Abbas picks loyalist Shtayyeh as Palestinian prime minister
11 Mar 2019
A Palestinian fisherman moves a boat along the sandy beach in Khan Yunis in the southern Gaza Strip. Agence France-Presse
Economist Mohammed Shtayyeh, a member of the West Bank’s dominant Fatah party, was named Palestinian prime minister on Sunday in what the rival Hamas group that runs Gaza called a blow to unity efforts.
The appointment was announced six weeks after Rami al-Hamdallah tendered his resignation from the post and the resignation of his unity government to President Mahmoud Abbas, underscoring the failure of Hamas and Fatah to implement a power-sharing deal.
Speaking to Palestine Television, Shtayyeh said he would immediately begin consultations with factions belonging to the Palestine Liberation Organisation, which Abbas heads, on forming a new cabinet.
Hamas, which has controlled Gaza since seizing the enclave from Fatah in 2007, is not a member of the PLO. Ismail Rudwan, a senior official in the hardliner group, said the creation of “a separatist government... will prolong Palestinian division”.
Hamas and Fatah signed a reconciliation deal in November 2017 calling for Abbas’ West Bank-based Palestinian Authority (PA) to resume governing in Gaza and take control of its crossing points into Egypt and Israel.
However, disputes quickly arose on how to implement the agreement. Another sticking point has been policy towards Israel, which has occupied the West Bank since the 1967 Middle East war and maintained tight control of Gaza’s borders since withdrawing settlers and troops from the area in 2005.
Shtayyeh’s immediate challenge is to shore up the cash-strapped PA, which exercises limited self-rule under interim peace accords with Israel.
The PA has been squeezed by steep US aid cuts, with the cash crisis exacerbated by a dispute with Israel over the withholding of some 5 per cent of the monthly tax revenues it transfers to the Authority.
Israel said the money it is holding back is used by the PA to pay stipends to families of militants killed or jailed by Israel. The PA has refused to accept any tax transfers until those funds are restored.
Shtayyeh, seen largely as a technocrat, most recently headed the Palestinian Economic Council for Research and Development, a donor coordination and advocacy body established by the PLO in 1993. Israeli aircraft struck Hamas targets in the Gaza Strip early on Sunday after a rocket from the Palestinian enclave hit the Jewish state, the army said.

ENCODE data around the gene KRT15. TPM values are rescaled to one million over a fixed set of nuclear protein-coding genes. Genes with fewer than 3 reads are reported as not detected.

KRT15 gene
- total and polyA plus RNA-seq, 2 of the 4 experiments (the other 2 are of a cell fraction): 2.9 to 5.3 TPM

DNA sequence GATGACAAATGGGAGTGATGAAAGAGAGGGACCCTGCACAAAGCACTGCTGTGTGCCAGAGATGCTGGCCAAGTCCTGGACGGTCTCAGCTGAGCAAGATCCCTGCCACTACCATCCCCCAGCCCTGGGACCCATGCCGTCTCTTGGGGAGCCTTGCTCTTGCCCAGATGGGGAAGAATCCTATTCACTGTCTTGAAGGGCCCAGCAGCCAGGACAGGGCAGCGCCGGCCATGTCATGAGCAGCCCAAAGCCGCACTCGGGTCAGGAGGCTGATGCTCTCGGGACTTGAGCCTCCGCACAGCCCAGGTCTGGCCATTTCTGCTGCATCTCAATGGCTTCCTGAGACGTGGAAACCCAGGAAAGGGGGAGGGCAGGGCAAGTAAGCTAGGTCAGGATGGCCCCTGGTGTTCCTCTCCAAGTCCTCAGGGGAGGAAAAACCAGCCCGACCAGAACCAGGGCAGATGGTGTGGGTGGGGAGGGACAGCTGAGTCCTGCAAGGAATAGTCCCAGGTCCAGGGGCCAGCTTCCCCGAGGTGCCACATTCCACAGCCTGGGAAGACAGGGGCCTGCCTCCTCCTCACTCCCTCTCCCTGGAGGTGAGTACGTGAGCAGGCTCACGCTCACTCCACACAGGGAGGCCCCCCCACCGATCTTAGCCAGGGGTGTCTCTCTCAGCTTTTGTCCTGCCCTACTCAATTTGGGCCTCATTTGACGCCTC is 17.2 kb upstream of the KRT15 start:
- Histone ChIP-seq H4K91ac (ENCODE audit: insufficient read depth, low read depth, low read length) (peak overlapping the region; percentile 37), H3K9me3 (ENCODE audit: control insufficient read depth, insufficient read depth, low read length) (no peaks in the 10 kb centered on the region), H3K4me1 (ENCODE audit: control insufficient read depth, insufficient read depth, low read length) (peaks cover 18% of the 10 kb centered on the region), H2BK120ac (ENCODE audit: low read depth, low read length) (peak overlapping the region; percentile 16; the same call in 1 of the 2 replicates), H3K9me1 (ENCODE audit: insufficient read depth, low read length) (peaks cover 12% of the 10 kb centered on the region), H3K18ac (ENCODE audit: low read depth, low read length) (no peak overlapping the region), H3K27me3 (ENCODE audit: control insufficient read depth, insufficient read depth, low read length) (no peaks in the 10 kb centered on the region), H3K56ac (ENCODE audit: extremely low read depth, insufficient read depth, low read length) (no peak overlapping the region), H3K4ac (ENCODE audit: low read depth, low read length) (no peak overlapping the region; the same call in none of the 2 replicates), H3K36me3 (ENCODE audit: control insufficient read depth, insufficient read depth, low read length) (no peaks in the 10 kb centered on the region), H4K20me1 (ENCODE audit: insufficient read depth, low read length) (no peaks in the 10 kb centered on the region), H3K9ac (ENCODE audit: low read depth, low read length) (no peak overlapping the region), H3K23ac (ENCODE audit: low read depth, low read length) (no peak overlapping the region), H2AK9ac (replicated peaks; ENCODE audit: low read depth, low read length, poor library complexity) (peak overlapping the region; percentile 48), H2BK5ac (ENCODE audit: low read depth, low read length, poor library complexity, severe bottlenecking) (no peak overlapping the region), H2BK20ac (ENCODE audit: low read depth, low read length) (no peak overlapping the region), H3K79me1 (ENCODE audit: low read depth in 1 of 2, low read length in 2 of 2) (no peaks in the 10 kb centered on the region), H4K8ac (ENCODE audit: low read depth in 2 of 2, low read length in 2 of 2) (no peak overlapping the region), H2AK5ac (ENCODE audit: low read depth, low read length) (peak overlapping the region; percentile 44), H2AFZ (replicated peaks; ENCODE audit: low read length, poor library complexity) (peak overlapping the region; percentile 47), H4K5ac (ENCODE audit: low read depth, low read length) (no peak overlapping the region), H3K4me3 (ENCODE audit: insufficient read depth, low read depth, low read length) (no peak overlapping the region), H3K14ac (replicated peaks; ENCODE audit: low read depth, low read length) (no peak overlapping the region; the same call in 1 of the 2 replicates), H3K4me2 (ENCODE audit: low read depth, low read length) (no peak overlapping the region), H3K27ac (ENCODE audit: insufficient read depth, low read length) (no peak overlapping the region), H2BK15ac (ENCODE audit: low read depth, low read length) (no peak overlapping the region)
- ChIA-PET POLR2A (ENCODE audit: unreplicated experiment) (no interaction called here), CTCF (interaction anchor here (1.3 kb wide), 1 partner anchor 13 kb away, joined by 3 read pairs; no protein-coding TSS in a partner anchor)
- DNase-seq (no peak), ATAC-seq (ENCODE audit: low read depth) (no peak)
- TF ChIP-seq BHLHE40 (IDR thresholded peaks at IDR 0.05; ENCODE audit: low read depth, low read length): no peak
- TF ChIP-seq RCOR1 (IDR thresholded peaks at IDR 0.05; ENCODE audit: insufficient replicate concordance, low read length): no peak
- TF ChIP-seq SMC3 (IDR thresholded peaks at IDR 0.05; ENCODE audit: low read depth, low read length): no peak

“Fighter jets and aircraft struck several military targets in a Hamas compound in the northern Gaza Strip in addition to two Hamas vessels,” a statement from the army said.
The attacks were in response to a rocket fired from Gaza late Saturday that “in addition to the continued violence emanating from the Gaza Strip,” the army said.
The rocket hit an open field in Israel’s Eshkol region, causing no casualties or damages.
Gazans have been launching balloons carrying explosive devices at Israel and stepping up attempts to damage the border fence on a daily basis for more than 10 day, prompting Israeli retaliation.
Israeli forces said Saturday they had launched several strikes against Hamas sites in Gaza in response to a projectile launched from the coastal enclave the night before.
At least 253 Palestinians have been killed by Israeli fire since March 2018, the majority shot during weekly border protests and others hit by tank fire or air strikes in response to violence from Gaza.
Two Israeli soldiers have been killed over the same period.
Israel and Hamas, which has controlled the blockaded Gaza Strip for over a decade, have fought three wars since 2008.
The United States accused the Palestinians of manufacturing a crisis by rejecting the first 2019 monthly tax transfer from Israel because it slashed a portion designated for financial support to families of militants jailed in Israel.
The United Nations Security Council met behind closed doors to discuss the issue at the request of Kuwait and Indonesia. U.S President Donald Trump’s Middle East peace envoy Jason Greenblatt represented Washington at the meeting.
“It is entirely inappropriate to focus on Israel as the source of this crisis. It is the Palestinian Authority that has chosen to manufacture the current crisis,” Greenblatt told the 15-member council, according to UN diplomats in attendance.